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Brazil wants to make sure Rio’s airport is run well for the World Cup and the Olympics, and to make it happen they want the world’s best airport operators to prove they’re up to the task.
Brazil wants the world’s 20 biggest airport operators to bid for the operating license for the country’s second-biggest airport as part of efforts to modernize infrastructure ahead of the 2014 World Cup, said a government official familiar with the plan.
To prevent smaller companies from taking over the operations of the Rio de Janeiro-based Galeao International Airport, the government will require that bidders have experience managing at least 35 million passengers a year, said the official, who asked not to be named because the announcement will be made by President Dilma Rousseff tomorrow. The government in February sold licenses for the Guarulhos, Brasilia and Viracopos airports to consortiums with experience managing airports with 5 million passengers a year.
Inadequate roadways, rail transport and airport infrastructure has limited Brazil’s growth potential as the country prepares to host the World Cup soccer tournament and the 2016 Olympic Games. Brazil will seek 54.2 billion reais ($26 billion) of investment in ports through 2017 and 133 billion reais in roads and railroads over the next 30 years.
Fraport AG, Flughafen Munchen GmbH, Changi Airport Group and Aeroports de Paris are some of the operators that Rousseff’s administration has met in the past months, the official said.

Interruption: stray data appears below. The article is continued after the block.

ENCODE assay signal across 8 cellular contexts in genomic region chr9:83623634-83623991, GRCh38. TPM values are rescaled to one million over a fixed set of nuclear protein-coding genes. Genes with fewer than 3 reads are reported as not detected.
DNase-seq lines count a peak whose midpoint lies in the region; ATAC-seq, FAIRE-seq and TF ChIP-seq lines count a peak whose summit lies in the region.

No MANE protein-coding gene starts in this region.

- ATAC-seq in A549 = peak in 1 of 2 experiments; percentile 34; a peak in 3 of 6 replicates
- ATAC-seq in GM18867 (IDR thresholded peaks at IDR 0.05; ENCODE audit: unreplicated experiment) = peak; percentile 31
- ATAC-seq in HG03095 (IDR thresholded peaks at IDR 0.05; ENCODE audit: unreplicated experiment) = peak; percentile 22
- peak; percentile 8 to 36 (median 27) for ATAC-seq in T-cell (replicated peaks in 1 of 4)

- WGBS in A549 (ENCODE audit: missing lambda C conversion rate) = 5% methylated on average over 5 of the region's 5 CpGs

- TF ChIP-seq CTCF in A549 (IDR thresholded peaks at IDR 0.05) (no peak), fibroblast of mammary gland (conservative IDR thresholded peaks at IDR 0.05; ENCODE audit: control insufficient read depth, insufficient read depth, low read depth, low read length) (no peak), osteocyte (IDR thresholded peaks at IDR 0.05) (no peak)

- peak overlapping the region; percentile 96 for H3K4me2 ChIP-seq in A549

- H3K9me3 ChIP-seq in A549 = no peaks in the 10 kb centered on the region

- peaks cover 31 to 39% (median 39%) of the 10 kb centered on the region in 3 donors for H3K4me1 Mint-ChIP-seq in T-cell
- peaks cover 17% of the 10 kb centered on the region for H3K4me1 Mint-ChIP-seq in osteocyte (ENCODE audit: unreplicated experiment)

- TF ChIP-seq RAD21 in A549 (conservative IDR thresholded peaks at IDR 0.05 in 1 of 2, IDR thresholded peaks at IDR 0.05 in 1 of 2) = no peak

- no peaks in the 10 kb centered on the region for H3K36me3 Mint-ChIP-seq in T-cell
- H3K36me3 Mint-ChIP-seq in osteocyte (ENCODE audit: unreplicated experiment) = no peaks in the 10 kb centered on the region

Rousseff will also announce plans to sell rights to operate the Confins airport, in Minas Gerais, this week, the official said. Galeao and Confins would be auctioned in the first half of next year, he said.
Argentine airport operator Corporacion America, Paris-based airport operator Egis Avia and Johannesburg-based Airports Co. South Africa, the winners of the previous auction, wouldn’t meet the minimum requirements that will be set by the government for the new licenses, the official said.
The government also plans to invest more than 4 billion reais for the expansion of 800 regional and private airports with money raised from the auctions, the official said.
In February, Brazil’s government sold operating licenses to Brasilia, Viracopos and Guarulhos for 24 billion reais. In August 2011, Consorcio Inframerica paid 170 million reais for Sao Goncalo do Amarante airport, in Rio Grande do Norte.
Editors: Andre Soliani, Robert Jameson. To contact the reporter on this story: Carla Simoes in Brasilia Newsroom at firstname.lastname@example.org. To contact the editor responsible for this story: Helder Marinho at email@example.com.